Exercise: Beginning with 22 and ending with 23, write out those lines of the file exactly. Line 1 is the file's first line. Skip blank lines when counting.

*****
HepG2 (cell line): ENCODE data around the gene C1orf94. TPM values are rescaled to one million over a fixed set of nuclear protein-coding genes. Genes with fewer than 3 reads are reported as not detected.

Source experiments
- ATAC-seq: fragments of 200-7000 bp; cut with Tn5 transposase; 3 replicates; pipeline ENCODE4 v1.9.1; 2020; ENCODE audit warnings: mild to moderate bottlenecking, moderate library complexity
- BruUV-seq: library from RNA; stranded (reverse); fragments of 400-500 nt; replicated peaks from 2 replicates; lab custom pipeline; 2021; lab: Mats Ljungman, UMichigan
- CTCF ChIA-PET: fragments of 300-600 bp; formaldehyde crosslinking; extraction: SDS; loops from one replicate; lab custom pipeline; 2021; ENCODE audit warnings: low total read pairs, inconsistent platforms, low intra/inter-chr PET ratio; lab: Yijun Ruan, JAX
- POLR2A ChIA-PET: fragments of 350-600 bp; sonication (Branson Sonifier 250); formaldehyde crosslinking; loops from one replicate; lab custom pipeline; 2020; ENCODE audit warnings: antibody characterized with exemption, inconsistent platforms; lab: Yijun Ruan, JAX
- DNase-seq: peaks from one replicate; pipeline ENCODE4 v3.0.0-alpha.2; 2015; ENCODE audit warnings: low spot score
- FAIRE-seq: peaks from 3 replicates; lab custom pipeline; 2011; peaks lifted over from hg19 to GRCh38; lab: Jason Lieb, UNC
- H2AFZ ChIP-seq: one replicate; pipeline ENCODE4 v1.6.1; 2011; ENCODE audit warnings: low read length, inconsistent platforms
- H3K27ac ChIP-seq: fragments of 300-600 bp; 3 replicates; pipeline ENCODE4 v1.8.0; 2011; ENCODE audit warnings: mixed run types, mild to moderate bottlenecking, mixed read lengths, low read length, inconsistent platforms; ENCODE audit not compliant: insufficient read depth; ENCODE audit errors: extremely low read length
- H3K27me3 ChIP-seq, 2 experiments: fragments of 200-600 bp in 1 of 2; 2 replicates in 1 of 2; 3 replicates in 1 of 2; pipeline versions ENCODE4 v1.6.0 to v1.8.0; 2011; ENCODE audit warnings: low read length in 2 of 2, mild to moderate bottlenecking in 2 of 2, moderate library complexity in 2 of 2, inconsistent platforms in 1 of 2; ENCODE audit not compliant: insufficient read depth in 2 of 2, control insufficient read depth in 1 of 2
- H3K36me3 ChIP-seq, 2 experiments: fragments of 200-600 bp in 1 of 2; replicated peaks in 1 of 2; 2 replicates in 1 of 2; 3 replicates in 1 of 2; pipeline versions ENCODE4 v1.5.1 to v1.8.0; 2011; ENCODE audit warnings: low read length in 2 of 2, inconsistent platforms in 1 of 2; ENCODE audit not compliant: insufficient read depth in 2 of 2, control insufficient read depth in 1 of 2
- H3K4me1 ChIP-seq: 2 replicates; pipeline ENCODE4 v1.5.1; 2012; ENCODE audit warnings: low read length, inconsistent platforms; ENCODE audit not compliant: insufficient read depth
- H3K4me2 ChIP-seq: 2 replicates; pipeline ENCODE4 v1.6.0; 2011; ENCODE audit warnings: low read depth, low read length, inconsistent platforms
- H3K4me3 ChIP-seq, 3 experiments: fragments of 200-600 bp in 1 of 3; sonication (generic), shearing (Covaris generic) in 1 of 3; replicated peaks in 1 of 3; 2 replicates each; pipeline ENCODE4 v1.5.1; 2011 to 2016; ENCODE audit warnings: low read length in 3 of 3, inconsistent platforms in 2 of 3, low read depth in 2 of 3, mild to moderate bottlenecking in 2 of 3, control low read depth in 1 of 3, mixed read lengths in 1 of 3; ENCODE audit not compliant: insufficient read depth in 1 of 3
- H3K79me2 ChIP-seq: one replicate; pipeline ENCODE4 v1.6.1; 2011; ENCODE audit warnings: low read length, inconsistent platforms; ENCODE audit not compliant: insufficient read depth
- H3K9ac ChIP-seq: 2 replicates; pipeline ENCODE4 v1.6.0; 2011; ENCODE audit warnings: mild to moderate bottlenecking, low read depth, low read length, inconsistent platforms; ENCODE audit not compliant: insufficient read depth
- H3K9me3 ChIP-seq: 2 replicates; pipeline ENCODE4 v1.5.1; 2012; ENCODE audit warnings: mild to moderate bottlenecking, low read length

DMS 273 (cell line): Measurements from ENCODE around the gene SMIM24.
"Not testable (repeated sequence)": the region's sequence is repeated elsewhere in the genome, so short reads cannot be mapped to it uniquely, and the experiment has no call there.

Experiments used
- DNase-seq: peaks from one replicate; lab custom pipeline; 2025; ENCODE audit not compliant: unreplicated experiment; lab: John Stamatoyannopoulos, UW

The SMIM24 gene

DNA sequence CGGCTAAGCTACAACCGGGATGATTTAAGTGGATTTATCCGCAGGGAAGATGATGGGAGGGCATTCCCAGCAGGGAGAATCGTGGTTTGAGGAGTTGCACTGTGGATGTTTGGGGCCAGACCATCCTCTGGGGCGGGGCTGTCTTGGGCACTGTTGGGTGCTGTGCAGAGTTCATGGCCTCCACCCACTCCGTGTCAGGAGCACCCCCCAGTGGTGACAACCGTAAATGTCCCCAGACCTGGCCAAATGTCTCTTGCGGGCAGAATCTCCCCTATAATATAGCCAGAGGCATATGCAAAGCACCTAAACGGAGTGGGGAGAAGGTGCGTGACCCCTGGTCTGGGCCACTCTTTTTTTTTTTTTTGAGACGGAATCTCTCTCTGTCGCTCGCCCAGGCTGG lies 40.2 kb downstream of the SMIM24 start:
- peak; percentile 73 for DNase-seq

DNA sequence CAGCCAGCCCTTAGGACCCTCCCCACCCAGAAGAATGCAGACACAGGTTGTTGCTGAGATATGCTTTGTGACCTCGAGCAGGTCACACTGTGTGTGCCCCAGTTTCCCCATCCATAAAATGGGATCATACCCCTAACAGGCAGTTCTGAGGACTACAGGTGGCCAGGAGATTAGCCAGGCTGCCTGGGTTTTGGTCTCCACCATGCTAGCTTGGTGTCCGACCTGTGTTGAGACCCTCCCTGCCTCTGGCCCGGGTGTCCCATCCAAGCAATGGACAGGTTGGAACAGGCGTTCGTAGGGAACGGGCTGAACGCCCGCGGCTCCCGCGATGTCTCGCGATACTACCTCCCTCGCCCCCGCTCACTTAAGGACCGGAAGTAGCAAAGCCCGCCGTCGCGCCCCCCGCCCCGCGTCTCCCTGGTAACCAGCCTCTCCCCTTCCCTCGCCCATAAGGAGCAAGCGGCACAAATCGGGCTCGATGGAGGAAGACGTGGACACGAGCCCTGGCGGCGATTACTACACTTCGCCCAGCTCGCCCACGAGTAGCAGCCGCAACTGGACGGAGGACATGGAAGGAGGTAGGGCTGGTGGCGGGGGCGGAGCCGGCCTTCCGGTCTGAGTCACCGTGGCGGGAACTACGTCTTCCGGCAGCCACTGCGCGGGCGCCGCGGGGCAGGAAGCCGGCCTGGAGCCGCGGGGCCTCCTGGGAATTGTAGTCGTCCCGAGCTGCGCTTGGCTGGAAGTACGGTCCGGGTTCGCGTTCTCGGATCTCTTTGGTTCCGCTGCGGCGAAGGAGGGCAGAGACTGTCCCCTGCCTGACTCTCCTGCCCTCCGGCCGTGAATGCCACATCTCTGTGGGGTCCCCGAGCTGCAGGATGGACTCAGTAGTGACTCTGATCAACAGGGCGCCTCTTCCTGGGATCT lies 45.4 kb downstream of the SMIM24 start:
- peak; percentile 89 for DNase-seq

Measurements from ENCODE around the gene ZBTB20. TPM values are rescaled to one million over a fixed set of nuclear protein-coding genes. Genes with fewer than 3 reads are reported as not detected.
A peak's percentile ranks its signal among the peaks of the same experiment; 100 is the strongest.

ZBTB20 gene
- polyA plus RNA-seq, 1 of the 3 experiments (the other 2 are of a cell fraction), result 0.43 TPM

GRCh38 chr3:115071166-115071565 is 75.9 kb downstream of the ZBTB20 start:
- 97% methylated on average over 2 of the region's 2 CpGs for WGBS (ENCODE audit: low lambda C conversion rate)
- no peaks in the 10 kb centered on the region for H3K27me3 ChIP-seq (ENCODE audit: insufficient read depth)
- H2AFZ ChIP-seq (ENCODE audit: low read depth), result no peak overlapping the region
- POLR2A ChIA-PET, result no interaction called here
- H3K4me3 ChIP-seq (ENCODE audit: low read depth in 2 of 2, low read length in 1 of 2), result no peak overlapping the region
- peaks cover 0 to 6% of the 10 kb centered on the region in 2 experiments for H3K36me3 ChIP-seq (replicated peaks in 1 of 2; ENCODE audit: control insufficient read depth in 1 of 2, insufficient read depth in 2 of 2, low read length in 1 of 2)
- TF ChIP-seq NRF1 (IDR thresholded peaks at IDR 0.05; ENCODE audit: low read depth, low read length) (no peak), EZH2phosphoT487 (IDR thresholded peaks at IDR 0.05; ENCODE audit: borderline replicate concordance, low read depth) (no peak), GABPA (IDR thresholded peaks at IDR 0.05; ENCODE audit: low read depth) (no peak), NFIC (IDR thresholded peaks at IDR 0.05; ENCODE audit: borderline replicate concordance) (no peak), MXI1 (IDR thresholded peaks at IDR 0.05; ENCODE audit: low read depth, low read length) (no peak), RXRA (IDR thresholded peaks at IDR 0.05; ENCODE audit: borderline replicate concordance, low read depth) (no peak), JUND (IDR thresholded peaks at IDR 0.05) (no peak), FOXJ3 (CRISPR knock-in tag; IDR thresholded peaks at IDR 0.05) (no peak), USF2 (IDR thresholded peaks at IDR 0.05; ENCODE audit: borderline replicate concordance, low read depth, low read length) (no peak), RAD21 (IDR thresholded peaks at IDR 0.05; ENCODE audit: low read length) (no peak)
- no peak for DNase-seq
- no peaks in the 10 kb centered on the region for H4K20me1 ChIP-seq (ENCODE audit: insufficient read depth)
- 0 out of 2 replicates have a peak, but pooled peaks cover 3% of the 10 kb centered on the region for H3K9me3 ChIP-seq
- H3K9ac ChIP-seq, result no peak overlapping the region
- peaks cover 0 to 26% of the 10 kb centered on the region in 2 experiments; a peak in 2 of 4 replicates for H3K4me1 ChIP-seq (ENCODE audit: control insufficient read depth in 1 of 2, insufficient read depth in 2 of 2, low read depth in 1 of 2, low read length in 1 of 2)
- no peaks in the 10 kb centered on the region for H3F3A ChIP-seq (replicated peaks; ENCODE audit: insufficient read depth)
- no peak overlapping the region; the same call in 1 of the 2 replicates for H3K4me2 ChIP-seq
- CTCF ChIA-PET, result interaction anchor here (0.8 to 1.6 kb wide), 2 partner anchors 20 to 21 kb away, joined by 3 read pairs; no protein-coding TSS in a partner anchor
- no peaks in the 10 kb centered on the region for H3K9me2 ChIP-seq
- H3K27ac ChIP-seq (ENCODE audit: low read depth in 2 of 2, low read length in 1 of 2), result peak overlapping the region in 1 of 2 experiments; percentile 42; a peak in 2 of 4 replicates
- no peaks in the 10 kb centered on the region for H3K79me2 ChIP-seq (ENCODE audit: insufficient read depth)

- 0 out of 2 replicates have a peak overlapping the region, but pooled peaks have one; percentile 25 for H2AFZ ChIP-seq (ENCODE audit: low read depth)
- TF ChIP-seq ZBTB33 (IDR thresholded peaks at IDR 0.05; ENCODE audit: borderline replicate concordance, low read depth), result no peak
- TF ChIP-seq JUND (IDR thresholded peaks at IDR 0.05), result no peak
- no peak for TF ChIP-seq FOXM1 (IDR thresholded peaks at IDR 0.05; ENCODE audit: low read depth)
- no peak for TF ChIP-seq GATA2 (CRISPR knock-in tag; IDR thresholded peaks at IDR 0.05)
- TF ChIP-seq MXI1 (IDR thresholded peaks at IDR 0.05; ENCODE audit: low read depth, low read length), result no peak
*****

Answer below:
- DNase-seq: peaks from one replicate; lab custom pipeline; 2025; ENCODE audit not compliant: unreplicated experiment; lab: John Stamatoyannopoulos, UW

The SMIM24 gene